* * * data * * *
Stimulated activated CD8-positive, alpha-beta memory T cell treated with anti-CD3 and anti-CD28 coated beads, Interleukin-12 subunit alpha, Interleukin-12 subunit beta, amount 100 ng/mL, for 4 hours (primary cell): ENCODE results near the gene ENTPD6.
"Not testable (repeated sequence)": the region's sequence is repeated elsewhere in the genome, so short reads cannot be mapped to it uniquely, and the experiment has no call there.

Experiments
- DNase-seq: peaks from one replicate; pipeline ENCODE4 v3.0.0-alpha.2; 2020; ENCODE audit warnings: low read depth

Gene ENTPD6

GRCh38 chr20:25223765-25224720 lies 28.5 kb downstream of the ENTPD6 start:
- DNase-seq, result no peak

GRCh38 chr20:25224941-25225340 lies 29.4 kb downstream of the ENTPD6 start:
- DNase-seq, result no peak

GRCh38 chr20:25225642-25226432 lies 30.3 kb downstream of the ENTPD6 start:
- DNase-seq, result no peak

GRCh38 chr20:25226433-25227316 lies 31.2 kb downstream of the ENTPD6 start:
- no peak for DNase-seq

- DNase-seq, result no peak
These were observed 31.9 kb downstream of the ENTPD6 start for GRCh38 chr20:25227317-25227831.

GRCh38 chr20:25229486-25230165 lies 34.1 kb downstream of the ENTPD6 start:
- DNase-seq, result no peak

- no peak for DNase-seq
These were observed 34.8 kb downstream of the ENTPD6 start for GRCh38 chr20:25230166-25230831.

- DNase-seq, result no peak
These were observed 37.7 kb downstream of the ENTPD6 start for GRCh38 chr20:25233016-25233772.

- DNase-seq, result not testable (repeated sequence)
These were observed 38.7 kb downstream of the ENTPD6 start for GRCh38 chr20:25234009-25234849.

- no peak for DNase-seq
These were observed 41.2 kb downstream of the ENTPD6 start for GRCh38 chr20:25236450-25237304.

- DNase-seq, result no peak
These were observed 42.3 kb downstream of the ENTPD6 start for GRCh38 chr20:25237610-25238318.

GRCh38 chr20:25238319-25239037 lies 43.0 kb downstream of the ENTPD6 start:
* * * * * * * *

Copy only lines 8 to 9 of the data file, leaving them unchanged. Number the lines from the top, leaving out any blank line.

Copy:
GRCh38 chr20:25224941-25225340 lies 29.4 kb downstream of the ENTPD6 start:
- DNase-seq, result no peak